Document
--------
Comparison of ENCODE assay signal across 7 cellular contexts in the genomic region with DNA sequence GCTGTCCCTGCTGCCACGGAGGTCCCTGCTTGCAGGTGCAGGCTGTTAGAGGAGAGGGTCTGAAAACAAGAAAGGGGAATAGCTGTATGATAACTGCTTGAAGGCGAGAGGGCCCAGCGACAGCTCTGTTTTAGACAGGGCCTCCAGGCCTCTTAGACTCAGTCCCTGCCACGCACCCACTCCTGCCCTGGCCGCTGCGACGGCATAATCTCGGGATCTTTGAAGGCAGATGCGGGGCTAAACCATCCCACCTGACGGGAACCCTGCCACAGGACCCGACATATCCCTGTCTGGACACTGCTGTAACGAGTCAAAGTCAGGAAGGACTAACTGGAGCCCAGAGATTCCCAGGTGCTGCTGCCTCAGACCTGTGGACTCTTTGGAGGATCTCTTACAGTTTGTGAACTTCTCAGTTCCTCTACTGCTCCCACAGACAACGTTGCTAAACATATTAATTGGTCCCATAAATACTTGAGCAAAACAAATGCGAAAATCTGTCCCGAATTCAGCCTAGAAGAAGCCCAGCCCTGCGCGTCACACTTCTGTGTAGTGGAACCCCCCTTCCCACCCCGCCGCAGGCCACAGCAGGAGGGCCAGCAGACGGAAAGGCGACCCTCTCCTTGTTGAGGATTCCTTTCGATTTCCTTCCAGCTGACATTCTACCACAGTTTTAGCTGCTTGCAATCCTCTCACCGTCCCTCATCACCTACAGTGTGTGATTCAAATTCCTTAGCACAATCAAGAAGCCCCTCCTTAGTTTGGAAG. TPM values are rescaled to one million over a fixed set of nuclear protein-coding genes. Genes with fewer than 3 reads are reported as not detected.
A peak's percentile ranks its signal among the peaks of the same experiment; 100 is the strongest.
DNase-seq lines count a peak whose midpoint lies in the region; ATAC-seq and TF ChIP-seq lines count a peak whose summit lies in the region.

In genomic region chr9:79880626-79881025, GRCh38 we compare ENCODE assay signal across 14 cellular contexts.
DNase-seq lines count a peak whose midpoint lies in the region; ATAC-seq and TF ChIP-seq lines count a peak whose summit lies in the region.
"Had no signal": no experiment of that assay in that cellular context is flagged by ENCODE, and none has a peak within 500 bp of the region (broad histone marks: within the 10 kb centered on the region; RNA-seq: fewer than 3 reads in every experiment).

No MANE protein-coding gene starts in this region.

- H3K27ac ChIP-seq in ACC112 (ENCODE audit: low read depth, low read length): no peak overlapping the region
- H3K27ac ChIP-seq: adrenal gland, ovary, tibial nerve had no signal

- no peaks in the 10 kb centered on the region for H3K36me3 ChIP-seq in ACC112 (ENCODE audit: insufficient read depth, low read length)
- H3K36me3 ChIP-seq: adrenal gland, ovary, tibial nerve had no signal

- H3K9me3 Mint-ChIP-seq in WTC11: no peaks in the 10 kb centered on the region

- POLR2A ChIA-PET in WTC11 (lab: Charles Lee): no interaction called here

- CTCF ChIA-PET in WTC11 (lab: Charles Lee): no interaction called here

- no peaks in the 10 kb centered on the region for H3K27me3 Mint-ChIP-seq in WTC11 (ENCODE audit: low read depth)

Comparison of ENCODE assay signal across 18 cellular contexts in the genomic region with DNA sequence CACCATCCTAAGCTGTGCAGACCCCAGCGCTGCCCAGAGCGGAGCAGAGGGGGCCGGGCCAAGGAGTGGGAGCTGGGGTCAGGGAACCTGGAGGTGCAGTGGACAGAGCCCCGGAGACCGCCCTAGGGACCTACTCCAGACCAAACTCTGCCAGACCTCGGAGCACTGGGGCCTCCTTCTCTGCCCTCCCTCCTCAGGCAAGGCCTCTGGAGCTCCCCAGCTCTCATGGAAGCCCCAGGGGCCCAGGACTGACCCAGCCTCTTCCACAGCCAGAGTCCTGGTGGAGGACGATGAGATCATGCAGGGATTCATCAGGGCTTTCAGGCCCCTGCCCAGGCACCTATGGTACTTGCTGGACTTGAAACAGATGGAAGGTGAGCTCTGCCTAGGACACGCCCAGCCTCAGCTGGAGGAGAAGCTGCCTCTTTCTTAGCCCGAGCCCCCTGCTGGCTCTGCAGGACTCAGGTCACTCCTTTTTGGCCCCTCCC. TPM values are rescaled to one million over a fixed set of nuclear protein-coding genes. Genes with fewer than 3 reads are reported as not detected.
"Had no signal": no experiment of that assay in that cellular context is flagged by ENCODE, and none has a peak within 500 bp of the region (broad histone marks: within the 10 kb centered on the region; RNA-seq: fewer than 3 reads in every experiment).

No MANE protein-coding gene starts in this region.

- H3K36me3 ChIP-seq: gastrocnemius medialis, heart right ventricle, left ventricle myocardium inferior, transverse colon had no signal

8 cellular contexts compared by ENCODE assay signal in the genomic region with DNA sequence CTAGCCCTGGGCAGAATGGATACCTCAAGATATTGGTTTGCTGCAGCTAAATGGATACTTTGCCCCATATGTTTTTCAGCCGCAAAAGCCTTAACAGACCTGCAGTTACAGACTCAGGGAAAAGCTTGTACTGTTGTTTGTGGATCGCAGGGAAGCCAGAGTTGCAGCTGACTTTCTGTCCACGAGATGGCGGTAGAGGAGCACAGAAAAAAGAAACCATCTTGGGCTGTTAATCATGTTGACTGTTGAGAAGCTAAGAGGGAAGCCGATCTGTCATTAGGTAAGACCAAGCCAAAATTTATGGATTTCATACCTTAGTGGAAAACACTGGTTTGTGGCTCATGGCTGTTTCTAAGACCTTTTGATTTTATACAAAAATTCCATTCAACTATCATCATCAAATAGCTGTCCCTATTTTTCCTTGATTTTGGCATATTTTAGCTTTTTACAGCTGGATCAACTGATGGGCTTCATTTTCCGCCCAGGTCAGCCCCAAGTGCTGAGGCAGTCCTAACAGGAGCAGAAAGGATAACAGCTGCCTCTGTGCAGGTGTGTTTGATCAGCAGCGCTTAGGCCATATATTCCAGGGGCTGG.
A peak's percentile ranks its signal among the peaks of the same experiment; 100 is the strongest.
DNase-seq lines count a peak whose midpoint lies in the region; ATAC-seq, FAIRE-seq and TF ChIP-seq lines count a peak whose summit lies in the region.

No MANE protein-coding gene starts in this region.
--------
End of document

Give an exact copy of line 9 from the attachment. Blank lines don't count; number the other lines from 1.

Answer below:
- H3K27ac ChIP-seq: adrenal gland, ovary, tibial nerve had no signal